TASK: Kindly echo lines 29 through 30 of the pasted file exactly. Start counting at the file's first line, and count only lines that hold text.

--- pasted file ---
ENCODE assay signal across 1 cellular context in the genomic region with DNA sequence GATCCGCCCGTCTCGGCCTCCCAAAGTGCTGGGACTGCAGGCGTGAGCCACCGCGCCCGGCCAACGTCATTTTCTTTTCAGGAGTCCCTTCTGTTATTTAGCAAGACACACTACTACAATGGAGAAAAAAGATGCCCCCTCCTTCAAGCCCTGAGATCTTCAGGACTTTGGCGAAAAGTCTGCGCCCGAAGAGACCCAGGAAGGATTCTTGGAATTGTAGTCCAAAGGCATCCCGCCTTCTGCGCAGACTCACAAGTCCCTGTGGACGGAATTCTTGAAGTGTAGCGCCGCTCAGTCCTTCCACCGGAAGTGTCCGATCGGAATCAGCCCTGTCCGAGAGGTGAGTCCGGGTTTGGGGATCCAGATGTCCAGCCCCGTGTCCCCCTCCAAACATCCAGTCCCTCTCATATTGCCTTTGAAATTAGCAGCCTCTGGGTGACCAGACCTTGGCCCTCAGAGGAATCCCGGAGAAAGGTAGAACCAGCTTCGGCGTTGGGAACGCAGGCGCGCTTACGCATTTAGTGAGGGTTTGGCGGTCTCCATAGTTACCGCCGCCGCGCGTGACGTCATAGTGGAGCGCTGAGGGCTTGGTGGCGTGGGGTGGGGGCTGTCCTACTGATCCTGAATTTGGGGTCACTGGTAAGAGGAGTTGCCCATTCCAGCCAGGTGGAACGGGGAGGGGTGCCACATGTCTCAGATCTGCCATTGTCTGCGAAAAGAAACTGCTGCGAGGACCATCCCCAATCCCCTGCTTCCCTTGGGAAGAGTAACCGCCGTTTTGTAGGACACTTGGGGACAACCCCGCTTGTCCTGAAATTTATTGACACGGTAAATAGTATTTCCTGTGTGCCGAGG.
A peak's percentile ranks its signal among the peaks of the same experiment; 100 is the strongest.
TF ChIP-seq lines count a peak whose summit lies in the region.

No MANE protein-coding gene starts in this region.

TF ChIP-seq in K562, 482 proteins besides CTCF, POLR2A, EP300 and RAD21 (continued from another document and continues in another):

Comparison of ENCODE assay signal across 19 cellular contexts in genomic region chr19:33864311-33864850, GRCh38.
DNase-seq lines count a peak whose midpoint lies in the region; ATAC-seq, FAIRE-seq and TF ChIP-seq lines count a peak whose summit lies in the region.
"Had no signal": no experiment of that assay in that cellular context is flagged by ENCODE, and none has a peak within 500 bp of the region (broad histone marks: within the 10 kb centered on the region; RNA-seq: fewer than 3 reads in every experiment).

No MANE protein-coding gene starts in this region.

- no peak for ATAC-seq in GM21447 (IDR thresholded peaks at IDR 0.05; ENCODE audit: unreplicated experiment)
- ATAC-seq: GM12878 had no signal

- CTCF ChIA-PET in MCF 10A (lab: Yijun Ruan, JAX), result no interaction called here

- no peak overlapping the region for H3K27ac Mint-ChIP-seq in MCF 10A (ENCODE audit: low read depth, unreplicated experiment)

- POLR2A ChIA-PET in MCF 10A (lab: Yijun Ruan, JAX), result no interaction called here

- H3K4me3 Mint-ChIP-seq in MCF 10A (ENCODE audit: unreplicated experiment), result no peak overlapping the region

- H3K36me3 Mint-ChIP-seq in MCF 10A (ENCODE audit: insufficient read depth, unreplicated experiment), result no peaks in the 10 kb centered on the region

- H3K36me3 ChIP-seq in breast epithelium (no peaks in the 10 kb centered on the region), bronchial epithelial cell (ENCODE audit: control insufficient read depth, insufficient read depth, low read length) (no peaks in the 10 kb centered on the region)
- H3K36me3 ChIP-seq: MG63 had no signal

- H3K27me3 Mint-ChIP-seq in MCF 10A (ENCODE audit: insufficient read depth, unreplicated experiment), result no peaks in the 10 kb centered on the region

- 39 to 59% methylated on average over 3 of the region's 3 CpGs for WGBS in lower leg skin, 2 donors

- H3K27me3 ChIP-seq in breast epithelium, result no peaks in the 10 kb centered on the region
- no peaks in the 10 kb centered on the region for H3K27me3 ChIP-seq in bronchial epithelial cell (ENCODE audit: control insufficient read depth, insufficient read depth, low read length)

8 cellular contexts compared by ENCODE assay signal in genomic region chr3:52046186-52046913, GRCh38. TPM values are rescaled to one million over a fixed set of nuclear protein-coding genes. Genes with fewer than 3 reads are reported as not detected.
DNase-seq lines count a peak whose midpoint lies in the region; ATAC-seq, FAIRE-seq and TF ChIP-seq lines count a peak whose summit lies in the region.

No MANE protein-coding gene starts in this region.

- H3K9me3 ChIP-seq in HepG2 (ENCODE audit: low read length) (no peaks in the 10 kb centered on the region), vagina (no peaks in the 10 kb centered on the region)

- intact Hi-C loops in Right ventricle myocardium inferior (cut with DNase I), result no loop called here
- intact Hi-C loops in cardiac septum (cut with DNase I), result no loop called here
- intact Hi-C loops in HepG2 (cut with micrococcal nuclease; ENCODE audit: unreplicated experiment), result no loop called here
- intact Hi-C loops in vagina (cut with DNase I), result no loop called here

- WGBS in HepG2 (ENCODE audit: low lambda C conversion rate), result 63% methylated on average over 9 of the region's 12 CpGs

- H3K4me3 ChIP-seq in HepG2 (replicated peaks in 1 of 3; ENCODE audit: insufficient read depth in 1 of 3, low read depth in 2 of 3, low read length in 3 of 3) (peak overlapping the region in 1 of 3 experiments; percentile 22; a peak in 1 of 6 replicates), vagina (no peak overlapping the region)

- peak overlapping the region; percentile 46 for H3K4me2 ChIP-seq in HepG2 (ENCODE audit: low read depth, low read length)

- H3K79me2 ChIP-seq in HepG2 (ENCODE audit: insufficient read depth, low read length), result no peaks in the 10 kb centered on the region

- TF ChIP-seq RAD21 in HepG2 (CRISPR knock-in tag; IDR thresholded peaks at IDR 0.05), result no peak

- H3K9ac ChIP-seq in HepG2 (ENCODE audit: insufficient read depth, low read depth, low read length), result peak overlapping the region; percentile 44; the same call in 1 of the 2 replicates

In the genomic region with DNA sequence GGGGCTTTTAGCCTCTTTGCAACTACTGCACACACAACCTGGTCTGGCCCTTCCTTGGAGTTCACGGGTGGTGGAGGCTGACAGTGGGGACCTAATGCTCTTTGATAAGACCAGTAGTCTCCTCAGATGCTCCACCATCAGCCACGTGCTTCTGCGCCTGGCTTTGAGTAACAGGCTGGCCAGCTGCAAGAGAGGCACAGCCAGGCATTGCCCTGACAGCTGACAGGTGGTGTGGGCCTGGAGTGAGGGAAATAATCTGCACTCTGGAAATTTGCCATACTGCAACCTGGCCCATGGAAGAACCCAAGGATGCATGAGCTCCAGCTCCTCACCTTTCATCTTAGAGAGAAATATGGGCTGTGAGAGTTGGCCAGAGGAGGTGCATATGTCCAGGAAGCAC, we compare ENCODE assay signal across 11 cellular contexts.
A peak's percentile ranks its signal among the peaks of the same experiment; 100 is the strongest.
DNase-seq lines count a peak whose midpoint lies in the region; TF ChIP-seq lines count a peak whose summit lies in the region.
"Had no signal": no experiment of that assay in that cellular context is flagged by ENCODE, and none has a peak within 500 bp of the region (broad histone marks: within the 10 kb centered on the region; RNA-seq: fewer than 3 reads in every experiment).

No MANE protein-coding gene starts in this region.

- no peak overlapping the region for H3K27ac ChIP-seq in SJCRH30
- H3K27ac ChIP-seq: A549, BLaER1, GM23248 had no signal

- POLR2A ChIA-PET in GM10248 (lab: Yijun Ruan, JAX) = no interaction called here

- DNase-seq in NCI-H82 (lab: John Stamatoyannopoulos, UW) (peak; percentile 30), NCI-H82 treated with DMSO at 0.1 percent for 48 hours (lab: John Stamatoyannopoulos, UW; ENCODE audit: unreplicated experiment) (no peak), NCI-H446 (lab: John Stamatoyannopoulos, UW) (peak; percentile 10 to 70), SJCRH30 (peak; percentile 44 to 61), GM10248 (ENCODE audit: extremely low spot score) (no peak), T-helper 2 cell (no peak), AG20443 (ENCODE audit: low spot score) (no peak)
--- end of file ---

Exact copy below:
- intact Hi-C loops in HepG2 (cut with micrococcal nuclease; ENCODE audit: unreplicated experiment), result no loop called here
- intact Hi-C loops in vagina (cut with DNase I), result no loop called here